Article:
Matt Jones is the online sports director for the Arkansas Democrat-Gazette. A double graduate of the University of Arkansas, he is a member of the Football Writers Association of America and National Collegiate Baseball Writers Association, and voter for the Heisman Trophy.
Blake Wiggins at Arkansas for second time
State's top player transferred to JUCO in 2015
Arkansas' Blake Wiggins fouls a ball Friday, Sept. 9, 2016, during practice at Baum Stadium in Fayetteville.
FAYETTEVILLE — It isn't uncommon to see players transfer to junior colleges from NCAA baseball programs.
It isn't every day you see them transfer back.
That's the case for Arkansas infielder Blake Wiggins, the former Arkansas high school player of the year who is back with the Razorbacks this fall. Wiggins transferred from Arkansas to College of Southern Nevada last year.
Wiggins, a Little Rock native who played high school baseball at Pulaski Academy, was part of the Razorbacks' 2015 College World Series team, but only played in three games because of a foot injury suffered early his freshman year. He received a medical hardship and has three years of eligibility remaining, although he is draft-eligible this year.
It was his desire to play pro baseball that led him to junior college, where draft eligibility requirements are different than the NCAA. Southern Nevada is considered one of the top JUCO programs in the country and has produced multiple MLB players since 2008, including Bryce Harper.
Wiggins played well there. He batted .315 with 12 home runs and 59 RBIs in a wood bat league. He was named all-district, but didn't turn enough heads to be drafted.
Meanwhile back at Arkansas, the Razorbacks were struggling at third base. Bobby Wernes' breakout 2015 season led to him being drafted higher than expected and leaving for pro ball a year earlier than coaches anticipated.
By the time Wernes signed with the Astros, Wiggins had already committed to junior college.
"I figured Bobby would be playing third base again the next year and I wanted to go somewhere where I could play and mature," Wiggins said. "I thought for sure Bobby was coming back, then next thing you know he signs and they don't have anybody left."
Arkansas tried several options at third base in 2016, including Carson Shaddy, who had converted from catcher and was cleared less than eight months after undergoing Tommy John surgery. But Shaddy struggled with errors and other options never stuck.
Wiggins said Arkansas coach Dave Van Horn initiated the contact about returning. They had split on amicable terms the year before, so the interest was mutual.
"About three-fourths through the year, Coach Van Horn called and said, 'It looks like you're having a really good year out there,'" Wiggins said. "He wanted to know if I was going anywhere yet and said, 'If you're looking around, we'd love to have you back.'
"This is where I always wanted to be. Every Arkansas kid's dream is to play here. When I left it was tough because I had family here and a girlfriend here, and going out to Las Vegas was a long way from home."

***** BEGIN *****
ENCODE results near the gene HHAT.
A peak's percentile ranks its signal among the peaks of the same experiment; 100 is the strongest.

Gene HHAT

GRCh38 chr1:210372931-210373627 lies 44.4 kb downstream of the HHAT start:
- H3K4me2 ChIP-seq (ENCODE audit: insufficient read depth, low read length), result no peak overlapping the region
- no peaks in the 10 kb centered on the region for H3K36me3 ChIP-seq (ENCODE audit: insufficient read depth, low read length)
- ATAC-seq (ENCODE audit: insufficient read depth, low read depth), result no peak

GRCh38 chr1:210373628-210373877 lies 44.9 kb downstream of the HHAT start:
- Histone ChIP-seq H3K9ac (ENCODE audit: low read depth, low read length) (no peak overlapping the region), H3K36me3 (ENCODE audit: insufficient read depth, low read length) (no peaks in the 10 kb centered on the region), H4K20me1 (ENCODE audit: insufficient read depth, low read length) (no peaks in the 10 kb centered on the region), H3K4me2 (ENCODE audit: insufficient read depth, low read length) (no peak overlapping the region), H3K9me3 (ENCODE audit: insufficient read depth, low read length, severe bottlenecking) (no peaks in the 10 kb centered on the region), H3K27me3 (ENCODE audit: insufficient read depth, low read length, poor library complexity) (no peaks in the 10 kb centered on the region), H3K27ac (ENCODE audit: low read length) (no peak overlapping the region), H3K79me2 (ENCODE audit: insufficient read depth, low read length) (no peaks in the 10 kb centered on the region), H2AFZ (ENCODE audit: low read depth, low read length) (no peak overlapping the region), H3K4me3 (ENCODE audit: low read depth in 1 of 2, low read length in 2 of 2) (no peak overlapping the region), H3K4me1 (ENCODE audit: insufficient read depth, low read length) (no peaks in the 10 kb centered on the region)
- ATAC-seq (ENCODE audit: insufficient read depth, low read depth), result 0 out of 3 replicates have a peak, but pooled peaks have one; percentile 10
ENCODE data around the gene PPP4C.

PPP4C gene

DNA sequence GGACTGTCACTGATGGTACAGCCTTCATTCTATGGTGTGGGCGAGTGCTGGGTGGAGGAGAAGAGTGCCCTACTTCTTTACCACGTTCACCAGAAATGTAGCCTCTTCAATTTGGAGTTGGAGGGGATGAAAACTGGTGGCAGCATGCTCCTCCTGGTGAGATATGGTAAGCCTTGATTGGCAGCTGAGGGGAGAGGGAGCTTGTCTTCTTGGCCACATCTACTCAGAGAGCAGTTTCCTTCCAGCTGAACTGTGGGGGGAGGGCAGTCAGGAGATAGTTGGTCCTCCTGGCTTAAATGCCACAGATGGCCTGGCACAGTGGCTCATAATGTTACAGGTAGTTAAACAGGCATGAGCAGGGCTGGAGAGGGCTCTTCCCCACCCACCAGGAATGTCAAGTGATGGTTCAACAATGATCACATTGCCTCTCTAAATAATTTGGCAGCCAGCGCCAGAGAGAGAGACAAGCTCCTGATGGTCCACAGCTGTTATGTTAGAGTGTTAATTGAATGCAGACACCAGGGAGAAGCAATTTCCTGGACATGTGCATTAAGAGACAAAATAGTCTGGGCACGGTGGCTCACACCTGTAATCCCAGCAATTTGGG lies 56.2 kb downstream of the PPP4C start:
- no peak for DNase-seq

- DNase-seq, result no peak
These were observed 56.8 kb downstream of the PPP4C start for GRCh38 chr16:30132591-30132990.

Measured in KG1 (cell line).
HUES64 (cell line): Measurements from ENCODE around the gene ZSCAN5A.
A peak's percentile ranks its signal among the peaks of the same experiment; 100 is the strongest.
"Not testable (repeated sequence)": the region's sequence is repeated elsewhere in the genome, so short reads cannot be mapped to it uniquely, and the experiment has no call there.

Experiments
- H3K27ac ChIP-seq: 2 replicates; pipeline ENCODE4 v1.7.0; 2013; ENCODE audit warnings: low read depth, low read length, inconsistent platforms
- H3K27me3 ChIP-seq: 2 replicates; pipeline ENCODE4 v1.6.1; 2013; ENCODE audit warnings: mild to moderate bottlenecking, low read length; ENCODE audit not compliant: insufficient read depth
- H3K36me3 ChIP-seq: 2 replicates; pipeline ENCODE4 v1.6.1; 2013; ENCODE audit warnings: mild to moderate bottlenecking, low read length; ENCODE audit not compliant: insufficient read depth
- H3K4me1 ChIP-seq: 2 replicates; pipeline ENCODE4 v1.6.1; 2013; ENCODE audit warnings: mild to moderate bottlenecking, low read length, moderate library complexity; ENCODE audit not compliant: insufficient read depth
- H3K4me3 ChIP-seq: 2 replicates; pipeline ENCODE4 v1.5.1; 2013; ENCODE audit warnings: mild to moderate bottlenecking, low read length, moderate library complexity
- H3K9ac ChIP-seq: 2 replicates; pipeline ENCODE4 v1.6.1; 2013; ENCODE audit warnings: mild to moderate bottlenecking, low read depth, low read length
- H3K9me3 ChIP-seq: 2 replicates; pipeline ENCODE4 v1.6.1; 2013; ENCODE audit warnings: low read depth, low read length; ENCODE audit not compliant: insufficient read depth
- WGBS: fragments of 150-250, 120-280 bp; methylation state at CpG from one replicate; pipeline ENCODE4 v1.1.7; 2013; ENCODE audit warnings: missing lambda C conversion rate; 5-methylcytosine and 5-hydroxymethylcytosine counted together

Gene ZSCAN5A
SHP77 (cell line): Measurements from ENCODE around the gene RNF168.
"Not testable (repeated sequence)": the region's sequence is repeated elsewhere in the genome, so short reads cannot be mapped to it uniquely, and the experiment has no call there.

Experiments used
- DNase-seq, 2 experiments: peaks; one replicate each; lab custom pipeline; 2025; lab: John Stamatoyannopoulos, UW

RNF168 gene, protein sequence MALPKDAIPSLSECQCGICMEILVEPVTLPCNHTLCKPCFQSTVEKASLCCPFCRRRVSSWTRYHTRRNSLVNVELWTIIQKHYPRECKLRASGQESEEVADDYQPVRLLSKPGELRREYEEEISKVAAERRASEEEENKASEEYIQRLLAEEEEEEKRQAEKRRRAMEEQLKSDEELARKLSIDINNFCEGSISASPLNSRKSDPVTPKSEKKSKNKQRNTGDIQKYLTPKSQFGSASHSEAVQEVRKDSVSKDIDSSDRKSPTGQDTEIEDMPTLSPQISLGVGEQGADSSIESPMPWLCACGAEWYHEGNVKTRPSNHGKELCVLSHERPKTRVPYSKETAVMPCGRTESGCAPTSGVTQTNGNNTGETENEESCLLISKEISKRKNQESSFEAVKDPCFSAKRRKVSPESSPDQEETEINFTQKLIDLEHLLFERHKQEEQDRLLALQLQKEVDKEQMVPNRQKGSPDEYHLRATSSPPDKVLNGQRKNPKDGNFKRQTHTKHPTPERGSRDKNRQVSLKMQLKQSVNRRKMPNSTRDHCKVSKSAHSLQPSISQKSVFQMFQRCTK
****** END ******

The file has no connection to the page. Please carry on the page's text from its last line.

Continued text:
Wiggins is getting his chance at third base this fall along with freshman Jaxon Williams and transfer Hunter Wilson, who was a starting infielder at Stephen F. Austin in 2015. Wilson is also a leading candidate to start at shortstop.
Every infield position is open for the taking this fall. The Razorbacks lost starting middle infielders Rick Nomura and Michael Bernal to graduation, and first baseman Clark Eagan to the draft.
"It's much more competitive at every position this fall than it was last year," Arkansas assistant coach Tony Vitello said. "Really there are a ton of interchangeable parts.
"It's nice to have athletes who can bounce around a couple of different positions."
Wiggins is among the team's most versatile players. He was a shortstop in high school and also has a background as a catcher.
He is also working some at first base this fall and potentially profiles as a left fielder professionally.
"He's versatile, but it's probably been difficult to him because he has never been able to settle into one position and master it," Vitello said. "Coach has given him every opportunity in the world to get reps at third this fall.
"I think his ambition is to show us he can play that position. Third base has a little bit more diversity to it. It's a lot easier to be a third baseman who can play first as opposed to a first baseman hoping to play somewhere else. Ultimately, a guy like him who is not a big-time runner and not a great defender like Bobby, he's going to have to do it with the bat."
Based on fall scrimmages, the bat should get Wiggins into the lineup next season. Among his highlights this fall was a 3-run home run in a scrimmage last Wednesday that was a no-doubter to left field. The hit came off Brenden Heiss, a freshman right-hander who was drafted earlier this year by the Pirates.
"He's made a name for himself with his bat and that's what he's going to do for us," Vitello said. "It's a very competitive fall, so to stand out he needs to do things like he did (last Wednesday) when he drove one pretty good."
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